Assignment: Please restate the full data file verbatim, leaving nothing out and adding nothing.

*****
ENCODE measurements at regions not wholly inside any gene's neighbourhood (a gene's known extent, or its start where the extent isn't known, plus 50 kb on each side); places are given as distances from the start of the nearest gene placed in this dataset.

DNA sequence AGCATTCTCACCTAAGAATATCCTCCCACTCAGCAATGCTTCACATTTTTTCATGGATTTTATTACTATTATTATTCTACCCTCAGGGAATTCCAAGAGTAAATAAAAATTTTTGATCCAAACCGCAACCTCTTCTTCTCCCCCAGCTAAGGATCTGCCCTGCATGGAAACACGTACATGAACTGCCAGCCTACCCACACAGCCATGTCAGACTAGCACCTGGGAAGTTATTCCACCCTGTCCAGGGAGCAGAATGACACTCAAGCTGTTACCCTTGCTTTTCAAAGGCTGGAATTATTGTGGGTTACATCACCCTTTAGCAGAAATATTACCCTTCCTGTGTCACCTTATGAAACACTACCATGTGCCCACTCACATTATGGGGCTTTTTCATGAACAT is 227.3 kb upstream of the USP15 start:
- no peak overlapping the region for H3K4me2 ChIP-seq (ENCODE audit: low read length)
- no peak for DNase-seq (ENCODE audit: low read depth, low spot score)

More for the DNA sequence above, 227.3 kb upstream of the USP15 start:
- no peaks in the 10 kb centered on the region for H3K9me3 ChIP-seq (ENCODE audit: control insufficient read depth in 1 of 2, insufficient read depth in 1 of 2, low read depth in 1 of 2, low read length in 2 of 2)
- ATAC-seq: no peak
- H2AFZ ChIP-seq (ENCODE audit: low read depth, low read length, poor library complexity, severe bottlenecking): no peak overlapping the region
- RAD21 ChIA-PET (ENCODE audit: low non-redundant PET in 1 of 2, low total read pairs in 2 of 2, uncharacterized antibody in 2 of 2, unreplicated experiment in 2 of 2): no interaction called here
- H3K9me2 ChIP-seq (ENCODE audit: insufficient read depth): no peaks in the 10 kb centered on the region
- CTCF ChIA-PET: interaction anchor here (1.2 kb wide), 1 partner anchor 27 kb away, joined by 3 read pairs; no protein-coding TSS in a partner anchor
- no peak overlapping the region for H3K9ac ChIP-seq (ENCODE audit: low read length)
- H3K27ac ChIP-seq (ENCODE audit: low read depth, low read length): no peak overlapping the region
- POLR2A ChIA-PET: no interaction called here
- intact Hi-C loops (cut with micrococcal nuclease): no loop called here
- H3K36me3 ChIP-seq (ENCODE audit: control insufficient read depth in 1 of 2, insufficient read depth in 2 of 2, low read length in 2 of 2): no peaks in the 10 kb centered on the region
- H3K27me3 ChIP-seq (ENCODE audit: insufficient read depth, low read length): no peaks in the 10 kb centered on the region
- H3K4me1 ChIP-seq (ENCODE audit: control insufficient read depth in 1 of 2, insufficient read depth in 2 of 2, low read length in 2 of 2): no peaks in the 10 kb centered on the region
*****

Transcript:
ENCODE measurements at regions not wholly inside any gene's neighbourhood (a gene's known extent, or its start where the extent isn't known, plus 50 kb on each side); places are given as distances from the start of the nearest gene placed in this dataset.

DNA sequence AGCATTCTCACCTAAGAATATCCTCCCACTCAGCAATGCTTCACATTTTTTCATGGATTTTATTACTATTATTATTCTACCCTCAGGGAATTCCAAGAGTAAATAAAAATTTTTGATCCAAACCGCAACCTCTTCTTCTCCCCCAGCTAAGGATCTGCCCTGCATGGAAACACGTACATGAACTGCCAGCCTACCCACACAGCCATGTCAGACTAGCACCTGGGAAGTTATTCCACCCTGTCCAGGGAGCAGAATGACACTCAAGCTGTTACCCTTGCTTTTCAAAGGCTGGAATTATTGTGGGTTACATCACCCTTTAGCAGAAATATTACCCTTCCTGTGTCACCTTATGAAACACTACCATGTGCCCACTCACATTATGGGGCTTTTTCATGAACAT is 227.3 kb upstream of the USP15 start:
- no peak overlapping the region for H3K4me2 ChIP-seq (ENCODE audit: low read length)
- no peak for DNase-seq (ENCODE audit: low read depth, low spot score)

More for the DNA sequence above, 227.3 kb upstream of the USP15 start:
- no peaks in the 10 kb centered on the region for H3K9me3 ChIP-seq (ENCODE audit: control insufficient read depth in 1 of 2, insufficient read depth in 1 of 2, low read depth in 1 of 2, low read length in 2 of 2)
- ATAC-seq: no peak
- H2AFZ ChIP-seq (ENCODE audit: low read depth, low read length, poor library complexity, severe bottlenecking): no peak overlapping the region
- RAD21 ChIA-PET (ENCODE audit: low non-redundant PET in 1 of 2, low total read pairs in 2 of 2, uncharacterized antibody in 2 of 2, unreplicated experiment in 2 of 2): no interaction called here
- H3K9me2 ChIP-seq (ENCODE audit: insufficient read depth): no peaks in the 10 kb centered on the region
- CTCF ChIA-PET: interaction anchor here (1.2 kb wide), 1 partner anchor 27 kb away, joined by 3 read pairs; no protein-coding TSS in a partner anchor
- no peak overlapping the region for H3K9ac ChIP-seq (ENCODE audit: low read length)
- H3K27ac ChIP-seq (ENCODE audit: low read depth, low read length): no peak overlapping the region
- POLR2A ChIA-PET: no interaction called here
- intact Hi-C loops (cut with micrococcal nuclease): no loop called here
- H3K36me3 ChIP-seq (ENCODE audit: control insufficient read depth in 1 of 2, insufficient read depth in 2 of 2, low read length in 2 of 2): no peaks in the 10 kb centered on the region
- H3K27me3 ChIP-seq (ENCODE audit: insufficient read depth, low read length): no peaks in the 10 kb centered on the region
- H3K4me1 ChIP-seq (ENCODE audit: control insufficient read depth in 1 of 2, insufficient read depth in 2 of 2, low read length in 2 of 2): no peaks in the 10 kb centered on the region